Asko Lõhmus, University of Tartu
Riinu Rannap, University of Tartu
professor Anne Tolvanen, University of Oulu
This thesis integrates the present knowledge on the impacts of forest drainage on biodiversity, assess the long-term impact of the drainage on habitat quality and species assemblages, and gives implications, how to harmonize ditching practices with sustainable management. Forest drainage manipulates the key components of the ecosystem – hydrology and dominating organisms (trees, Sphagnum mosses) – and consequently the whole biota and ecosystem functioning. Forest drainage is practised in vast areas to increase timber production. Its environmental impacts, yet, have gained little attention, compared to e.g. effects of harvesting.
The harpoon heuristic depicts the post-drainage transformation of the ecosystem. After the initial stick – i.e. the ditching – the harpoon penetrates deeper pressing its barbs ( i.e. irreversible changes) one after another into the ecosystem. The irreversibilities are caused by several ecological and socio-economical feedback mechanisms. During the long-term draining, populations of hundreds of species reorganize. For example, drainage is detrimental for at least one fifth of the species in swamp forests, though about the same number of new species colonizes the area after drainage.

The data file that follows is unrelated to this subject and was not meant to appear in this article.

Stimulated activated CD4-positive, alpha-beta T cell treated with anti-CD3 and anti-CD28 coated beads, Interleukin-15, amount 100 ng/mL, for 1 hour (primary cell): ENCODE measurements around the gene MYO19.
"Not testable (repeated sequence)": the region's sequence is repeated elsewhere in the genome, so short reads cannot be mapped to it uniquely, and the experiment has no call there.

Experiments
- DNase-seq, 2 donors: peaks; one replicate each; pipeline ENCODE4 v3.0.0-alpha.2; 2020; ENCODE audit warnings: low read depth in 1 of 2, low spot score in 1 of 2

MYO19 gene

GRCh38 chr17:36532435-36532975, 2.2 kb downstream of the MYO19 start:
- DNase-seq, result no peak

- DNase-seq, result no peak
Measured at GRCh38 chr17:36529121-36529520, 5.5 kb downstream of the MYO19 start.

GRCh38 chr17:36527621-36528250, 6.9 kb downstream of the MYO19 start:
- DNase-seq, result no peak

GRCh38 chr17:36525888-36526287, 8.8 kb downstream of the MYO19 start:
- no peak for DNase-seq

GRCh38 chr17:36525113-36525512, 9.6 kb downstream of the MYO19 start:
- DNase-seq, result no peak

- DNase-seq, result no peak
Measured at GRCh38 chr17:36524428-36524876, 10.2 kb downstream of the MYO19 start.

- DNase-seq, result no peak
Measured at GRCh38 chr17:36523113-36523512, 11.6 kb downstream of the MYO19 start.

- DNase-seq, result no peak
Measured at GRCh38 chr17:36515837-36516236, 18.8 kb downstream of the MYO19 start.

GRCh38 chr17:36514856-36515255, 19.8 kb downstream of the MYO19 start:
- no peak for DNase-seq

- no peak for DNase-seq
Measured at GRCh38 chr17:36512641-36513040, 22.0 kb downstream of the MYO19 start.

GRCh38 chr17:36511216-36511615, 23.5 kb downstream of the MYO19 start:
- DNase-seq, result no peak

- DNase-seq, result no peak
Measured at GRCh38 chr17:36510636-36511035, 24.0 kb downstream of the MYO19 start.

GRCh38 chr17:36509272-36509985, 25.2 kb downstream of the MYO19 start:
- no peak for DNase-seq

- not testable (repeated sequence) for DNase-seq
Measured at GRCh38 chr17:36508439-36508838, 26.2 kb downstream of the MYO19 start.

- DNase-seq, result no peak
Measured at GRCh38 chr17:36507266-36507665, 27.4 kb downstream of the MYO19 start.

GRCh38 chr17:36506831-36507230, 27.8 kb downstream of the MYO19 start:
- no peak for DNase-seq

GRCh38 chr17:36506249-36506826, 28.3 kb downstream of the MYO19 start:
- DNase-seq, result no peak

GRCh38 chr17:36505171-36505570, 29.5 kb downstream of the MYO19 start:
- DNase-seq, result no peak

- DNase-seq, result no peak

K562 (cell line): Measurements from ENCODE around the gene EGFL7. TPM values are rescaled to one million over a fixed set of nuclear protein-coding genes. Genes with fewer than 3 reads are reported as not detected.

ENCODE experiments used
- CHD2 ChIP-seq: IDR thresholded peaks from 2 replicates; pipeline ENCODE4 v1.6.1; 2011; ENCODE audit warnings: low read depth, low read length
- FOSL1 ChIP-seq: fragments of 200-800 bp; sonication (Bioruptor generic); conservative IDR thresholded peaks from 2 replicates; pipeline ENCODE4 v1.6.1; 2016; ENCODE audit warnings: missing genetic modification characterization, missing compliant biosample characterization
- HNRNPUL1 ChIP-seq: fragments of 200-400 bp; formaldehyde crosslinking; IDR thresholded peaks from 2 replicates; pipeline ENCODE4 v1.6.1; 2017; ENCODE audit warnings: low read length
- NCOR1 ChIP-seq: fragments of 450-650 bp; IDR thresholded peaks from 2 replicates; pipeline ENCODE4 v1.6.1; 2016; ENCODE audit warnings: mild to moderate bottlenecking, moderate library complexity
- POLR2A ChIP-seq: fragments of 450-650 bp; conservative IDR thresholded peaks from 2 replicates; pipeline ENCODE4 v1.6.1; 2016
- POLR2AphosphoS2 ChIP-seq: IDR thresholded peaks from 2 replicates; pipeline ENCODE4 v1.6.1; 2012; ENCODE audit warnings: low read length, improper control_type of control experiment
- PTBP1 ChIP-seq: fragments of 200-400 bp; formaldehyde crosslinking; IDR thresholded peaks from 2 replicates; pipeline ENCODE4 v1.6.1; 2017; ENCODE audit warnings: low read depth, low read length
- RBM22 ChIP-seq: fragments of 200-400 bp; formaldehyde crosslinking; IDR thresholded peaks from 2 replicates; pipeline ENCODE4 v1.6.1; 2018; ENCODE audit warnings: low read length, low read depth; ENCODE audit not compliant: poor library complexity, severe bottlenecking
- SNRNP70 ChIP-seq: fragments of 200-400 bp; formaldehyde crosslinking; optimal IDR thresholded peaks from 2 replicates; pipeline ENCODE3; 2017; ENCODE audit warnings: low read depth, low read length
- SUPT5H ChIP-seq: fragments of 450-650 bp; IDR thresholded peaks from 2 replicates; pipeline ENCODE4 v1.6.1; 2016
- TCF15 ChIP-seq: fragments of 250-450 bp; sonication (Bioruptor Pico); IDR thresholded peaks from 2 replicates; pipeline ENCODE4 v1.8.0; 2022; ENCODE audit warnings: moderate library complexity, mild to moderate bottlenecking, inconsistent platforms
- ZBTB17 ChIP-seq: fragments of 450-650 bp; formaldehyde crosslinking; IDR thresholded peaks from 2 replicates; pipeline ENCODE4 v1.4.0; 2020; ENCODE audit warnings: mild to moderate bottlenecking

A large part of drainage impacts are delayed and indirect, functioning via slowly changing forest structure. Lichens and bryophytes were especially sensitive to the latter. Thus the impact of forest drainage could be mitigated by increasing the diversity of overstory and abundance of logs.
Drained forests were not unambiguously impoverished, but contained valuable habitat components and therefore also threatened species. For example drainage did not seem to decrease the overall amount of small water bodies, though it did change their features – natural water bodies were replaced with ditches. Widespread anthropogenic water bodies, such as ditches and wheel rut pools provide varied habitats, thus could complement local restoration and conservation attempts. The latter are effective if targeted to multiple species with similar habitat requirements, and to key sites in the landscape.
In the thesis a systematic approach for harmonizing forestry ditching practices with the aims of biodiversity protection is described. According to this, representative ‘focal species’ from sets of sensitive species should be selected, depending on landscape context and the stands allocated into four main groups of management approaches. Hundreds of species should be examined to identify a few representative biodiversity targets for drainage mitigation programmes. Some bryophytes and lichens growing on live and dead trees were provided as representatives of the biota of natural swamp forest.
The general implications based on this thesis suggest paying more attention to the impacts of forest drainage on biodiversity and applying appropriate mitigation measures according to landscape context. The further research to support biodiversity conservation practises includes assessing less studied but potentially sensitive species groups, details of the impact mechanisms, searching for and testing of focal-species and habitat management approaches.